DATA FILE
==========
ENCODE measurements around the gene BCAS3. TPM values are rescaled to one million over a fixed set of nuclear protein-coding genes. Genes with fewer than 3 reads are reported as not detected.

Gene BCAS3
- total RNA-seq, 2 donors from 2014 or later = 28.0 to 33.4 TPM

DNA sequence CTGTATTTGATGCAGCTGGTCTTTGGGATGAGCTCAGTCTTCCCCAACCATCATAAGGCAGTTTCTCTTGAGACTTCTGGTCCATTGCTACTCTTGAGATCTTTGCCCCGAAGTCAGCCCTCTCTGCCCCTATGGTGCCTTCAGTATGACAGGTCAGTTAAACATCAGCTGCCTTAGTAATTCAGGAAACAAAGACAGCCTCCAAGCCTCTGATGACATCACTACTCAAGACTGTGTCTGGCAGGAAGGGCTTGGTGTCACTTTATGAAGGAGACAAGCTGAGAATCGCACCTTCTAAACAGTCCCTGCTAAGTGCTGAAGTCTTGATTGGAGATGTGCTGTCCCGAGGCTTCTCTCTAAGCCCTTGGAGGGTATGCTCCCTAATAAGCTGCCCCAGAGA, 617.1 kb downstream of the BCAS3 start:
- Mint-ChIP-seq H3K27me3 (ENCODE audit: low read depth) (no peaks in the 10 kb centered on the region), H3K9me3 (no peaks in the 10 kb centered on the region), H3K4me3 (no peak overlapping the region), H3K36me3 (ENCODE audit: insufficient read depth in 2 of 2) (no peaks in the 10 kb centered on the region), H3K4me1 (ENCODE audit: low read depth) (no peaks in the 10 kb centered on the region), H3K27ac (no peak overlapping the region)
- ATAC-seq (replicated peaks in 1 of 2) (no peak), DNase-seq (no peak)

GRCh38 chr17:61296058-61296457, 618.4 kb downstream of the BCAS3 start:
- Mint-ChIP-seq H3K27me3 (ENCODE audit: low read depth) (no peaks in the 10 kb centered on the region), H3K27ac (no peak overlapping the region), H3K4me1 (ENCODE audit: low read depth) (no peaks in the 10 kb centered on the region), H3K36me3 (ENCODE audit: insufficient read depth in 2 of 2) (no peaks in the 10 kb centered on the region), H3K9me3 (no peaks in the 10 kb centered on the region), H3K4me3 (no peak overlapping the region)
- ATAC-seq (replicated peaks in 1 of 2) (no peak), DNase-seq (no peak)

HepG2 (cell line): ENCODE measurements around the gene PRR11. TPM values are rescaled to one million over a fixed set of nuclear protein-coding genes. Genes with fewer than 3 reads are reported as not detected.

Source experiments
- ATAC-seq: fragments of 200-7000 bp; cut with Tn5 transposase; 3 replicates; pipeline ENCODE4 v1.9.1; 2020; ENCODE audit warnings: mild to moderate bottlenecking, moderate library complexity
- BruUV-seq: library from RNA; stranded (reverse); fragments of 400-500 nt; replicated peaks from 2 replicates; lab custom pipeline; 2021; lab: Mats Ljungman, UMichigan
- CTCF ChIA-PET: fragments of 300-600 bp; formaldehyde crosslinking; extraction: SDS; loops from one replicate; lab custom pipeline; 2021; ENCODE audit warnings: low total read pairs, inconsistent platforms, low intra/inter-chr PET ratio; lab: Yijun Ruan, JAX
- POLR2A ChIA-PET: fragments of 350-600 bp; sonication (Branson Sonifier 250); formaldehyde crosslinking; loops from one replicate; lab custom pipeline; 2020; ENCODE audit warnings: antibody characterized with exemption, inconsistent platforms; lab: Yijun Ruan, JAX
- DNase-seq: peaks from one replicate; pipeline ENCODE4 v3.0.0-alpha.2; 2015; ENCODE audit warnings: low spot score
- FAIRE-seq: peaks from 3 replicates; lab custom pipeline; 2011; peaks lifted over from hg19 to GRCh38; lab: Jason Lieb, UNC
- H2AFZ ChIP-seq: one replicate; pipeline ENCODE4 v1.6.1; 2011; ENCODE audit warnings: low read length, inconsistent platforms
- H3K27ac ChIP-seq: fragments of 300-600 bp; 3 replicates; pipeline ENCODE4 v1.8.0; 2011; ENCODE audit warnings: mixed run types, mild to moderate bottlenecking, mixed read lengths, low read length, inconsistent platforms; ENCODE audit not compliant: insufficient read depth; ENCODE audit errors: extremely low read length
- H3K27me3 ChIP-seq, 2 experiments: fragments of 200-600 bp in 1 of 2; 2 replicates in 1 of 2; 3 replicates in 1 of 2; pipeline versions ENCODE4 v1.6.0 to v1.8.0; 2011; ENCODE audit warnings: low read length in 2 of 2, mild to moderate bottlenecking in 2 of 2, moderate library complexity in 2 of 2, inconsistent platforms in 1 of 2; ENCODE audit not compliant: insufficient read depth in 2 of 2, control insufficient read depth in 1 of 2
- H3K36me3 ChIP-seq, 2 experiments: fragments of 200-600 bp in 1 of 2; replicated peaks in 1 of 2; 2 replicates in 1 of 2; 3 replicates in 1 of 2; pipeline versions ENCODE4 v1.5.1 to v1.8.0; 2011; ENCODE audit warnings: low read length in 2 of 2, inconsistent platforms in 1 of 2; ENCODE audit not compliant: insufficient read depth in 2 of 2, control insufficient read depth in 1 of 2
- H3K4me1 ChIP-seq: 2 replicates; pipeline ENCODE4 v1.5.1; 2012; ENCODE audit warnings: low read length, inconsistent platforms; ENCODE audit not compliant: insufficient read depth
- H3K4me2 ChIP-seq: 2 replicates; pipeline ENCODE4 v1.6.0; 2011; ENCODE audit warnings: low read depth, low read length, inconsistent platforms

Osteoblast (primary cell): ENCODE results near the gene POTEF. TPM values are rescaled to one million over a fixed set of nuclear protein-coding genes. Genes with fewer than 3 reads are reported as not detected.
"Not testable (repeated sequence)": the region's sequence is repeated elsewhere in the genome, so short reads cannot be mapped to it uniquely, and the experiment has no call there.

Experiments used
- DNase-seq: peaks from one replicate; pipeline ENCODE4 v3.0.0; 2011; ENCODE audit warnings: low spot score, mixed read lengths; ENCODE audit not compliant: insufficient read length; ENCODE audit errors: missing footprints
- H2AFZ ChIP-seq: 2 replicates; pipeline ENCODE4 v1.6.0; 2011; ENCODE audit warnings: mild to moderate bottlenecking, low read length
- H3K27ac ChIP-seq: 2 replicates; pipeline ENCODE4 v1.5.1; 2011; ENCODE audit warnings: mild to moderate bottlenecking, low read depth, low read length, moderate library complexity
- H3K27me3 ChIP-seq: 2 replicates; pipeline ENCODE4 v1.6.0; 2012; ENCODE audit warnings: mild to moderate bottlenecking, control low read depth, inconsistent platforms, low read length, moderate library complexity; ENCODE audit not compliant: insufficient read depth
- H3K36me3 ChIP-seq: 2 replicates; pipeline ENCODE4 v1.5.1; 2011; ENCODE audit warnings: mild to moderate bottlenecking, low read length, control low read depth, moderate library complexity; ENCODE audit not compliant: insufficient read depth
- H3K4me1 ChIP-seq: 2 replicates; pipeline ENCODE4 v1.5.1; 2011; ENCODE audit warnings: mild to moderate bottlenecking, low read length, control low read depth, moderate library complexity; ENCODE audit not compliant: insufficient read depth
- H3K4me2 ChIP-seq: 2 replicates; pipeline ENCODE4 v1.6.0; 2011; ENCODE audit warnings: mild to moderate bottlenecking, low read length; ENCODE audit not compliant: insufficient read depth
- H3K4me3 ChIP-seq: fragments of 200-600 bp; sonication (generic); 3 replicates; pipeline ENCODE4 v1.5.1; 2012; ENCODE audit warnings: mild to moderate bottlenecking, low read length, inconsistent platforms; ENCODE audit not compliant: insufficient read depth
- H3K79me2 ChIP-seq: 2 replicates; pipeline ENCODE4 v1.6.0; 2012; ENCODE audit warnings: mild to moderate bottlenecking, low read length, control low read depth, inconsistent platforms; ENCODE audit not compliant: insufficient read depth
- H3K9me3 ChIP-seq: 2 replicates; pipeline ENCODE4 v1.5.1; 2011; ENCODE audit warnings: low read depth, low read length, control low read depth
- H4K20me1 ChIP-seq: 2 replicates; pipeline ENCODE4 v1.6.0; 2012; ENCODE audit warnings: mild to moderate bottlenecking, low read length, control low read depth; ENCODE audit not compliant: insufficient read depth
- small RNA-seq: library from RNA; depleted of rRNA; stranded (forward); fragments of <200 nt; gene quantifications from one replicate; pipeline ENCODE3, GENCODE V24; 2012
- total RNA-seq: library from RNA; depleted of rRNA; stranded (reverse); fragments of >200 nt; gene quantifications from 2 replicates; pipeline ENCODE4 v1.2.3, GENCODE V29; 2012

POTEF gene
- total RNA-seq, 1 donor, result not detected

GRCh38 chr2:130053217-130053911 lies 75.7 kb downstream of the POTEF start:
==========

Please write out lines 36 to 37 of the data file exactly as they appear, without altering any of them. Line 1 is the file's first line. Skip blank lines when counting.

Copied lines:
- H3K9me3 ChIP-seq: 2 replicates; pipeline ENCODE4 v1.5.1; 2011; ENCODE audit warnings: low read depth, low read length, control low read depth
- H4K20me1 ChIP-seq: 2 replicates; pipeline ENCODE4 v1.6.0; 2012; ENCODE audit warnings: mild to moderate bottlenecking, low read length, control low read depth; ENCODE audit not compliant: insufficient read depth